Mitsubishi Aircraft says the latest slip in the first flight schedule of its MRJ regional jet does not represent “major trouble” in the programme.
In response to queries from Flightglobal, the Japanese manufacturer explains that in ground tests conducted thus far, “a bug” has occurred in a portion of its software. Design changes also had to be made to some system parts.
“In considering these issues in detail, we looked at feedback on the airframe software and hardware. One specific example of this feedback is a problem with the degree of ram-air turbine structural strength,” says a spokeswoman.
“These are, however, problems that arise as a normal part of the aircraft development process. They do not, at any rate, represent the kind of major trouble that would cause a delay in the overall schedule.”
Last week, Mitsubishi announced that the first flight of its regional jet has been pushed back to September or October of 2015, from the second quarter. It explained that the first flight schedule has been delayed so as to “fully incorporate the verification results” of various tests into the first flight test aircraft.
In January, Mitsubishi started full-scale tests and also performed a first engine run on aircraft MSN 10001. It has since performed various ground tests including functional and performance tests for devices of its avionics, hydraulics, air conditioning, lighting and landing gear systems. It has also conducted ground vibration tests, electromagnetic tests, safety tests and taxi tests.
Asked if there are further tests that need to be done before first flight, or which it is behind schedule on, the manufacturer declined to comment.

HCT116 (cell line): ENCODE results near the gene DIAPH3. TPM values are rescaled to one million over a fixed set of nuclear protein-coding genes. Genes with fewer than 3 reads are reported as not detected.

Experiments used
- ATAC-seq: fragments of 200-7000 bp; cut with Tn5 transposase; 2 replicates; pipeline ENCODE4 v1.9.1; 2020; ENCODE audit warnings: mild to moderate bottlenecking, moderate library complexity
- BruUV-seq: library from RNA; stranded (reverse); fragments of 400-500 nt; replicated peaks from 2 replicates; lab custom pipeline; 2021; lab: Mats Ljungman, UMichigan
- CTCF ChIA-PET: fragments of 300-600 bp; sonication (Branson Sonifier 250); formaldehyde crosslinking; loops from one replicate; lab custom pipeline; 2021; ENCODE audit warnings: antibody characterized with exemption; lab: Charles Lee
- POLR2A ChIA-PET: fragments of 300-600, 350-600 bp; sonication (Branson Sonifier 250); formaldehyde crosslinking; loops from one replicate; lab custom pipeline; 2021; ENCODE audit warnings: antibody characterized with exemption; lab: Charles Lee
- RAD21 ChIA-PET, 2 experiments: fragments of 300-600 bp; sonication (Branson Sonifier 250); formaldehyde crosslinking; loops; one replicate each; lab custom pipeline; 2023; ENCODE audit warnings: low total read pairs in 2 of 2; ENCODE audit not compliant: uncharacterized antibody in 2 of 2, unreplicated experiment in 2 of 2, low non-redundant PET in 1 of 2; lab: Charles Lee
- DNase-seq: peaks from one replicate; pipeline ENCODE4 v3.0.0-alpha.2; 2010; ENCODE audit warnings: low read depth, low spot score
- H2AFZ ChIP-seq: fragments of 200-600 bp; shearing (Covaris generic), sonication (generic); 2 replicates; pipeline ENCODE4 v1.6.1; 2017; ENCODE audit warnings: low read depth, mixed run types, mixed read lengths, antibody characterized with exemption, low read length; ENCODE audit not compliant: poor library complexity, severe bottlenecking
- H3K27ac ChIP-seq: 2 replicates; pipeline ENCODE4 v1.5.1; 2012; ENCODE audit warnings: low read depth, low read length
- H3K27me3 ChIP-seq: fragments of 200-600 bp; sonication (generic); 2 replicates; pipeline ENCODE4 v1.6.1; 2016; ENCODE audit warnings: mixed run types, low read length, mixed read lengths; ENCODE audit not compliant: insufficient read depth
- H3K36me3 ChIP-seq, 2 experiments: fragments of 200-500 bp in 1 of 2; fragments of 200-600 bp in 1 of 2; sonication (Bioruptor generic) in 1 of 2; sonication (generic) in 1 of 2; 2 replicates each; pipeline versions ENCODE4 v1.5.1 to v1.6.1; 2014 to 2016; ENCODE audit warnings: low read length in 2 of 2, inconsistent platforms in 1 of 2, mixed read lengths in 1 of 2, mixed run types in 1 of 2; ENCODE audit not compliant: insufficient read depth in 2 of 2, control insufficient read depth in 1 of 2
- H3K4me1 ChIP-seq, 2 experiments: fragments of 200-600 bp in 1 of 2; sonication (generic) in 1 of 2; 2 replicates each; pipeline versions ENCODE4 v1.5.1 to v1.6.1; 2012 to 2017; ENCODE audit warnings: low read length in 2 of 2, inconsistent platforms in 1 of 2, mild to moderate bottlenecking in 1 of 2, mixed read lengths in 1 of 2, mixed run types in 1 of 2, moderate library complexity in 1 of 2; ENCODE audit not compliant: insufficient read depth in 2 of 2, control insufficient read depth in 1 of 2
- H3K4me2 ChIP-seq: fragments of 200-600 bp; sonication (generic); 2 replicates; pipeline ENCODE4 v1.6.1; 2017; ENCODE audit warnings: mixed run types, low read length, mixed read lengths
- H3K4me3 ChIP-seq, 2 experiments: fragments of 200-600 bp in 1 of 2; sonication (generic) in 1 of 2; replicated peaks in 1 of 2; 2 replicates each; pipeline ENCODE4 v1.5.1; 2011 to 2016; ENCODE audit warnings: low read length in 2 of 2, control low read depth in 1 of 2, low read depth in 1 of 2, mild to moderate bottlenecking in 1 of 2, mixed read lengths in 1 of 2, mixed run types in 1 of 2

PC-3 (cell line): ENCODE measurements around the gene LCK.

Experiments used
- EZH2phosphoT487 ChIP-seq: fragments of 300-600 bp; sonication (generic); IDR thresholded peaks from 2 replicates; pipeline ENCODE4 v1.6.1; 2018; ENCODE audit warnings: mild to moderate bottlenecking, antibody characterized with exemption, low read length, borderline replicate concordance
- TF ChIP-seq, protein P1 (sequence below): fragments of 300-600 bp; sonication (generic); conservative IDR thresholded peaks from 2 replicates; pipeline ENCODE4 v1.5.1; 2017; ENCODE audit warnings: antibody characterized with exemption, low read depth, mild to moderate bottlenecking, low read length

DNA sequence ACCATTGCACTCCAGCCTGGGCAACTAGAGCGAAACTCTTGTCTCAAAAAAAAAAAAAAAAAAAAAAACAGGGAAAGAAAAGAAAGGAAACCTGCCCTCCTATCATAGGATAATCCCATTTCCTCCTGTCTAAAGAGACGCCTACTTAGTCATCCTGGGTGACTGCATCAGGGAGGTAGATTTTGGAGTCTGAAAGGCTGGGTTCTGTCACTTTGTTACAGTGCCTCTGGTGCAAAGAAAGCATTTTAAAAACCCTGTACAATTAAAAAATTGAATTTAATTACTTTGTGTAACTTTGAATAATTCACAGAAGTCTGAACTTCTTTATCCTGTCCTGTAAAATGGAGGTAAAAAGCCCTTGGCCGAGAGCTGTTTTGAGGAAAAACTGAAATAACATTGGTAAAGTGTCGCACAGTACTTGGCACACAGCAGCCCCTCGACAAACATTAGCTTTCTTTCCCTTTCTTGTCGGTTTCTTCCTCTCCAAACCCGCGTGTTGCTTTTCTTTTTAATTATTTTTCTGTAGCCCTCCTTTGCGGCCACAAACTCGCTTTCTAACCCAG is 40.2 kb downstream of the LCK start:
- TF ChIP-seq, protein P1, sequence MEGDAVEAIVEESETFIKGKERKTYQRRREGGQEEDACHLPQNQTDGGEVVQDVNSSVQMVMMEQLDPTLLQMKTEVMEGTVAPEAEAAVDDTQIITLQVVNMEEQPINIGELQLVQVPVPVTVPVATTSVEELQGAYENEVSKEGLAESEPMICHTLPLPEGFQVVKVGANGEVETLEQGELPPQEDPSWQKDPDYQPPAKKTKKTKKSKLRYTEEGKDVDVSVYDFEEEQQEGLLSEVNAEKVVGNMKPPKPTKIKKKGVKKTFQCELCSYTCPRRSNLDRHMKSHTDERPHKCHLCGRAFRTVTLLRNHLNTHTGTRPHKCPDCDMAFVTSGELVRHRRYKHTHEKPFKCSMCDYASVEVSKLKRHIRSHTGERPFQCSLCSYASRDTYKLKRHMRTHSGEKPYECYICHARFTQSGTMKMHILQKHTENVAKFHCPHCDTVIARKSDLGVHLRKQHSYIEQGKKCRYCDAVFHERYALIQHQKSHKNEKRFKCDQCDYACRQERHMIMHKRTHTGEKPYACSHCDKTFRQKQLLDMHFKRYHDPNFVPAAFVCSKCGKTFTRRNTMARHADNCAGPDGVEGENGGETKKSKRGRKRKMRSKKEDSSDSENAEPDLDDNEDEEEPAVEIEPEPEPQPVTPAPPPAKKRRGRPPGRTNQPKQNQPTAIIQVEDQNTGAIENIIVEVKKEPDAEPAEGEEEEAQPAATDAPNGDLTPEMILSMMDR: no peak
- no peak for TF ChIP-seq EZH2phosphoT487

Mitsubishi adds that the programme’s development schedule has been restructured “to conduct timely consideration and feedback of all test results to improve the flight test data density”. To keep to its second quarter 2017 delivery schedule, the airframer says it will send four instead of three aircraft to the United States for flight tests, which will also be done on a more “frequent” basis.
Going forward, Mitsubishi says it will collaborate in closer partnership with Mitsubishi Heavy Industries on operations with the advancement of the programme. It adds that it is keeping its customer airlines “very closely informed” in its development, and that progress will be periodically disclosed publicly.
This is the fourth delay to the programme that Mitsubishi has announced over the years. Flightglobal’s Ascend Fleets database shows that there are 223 firm orders for the MRJ, as well as 164 options and 20 letters of intent.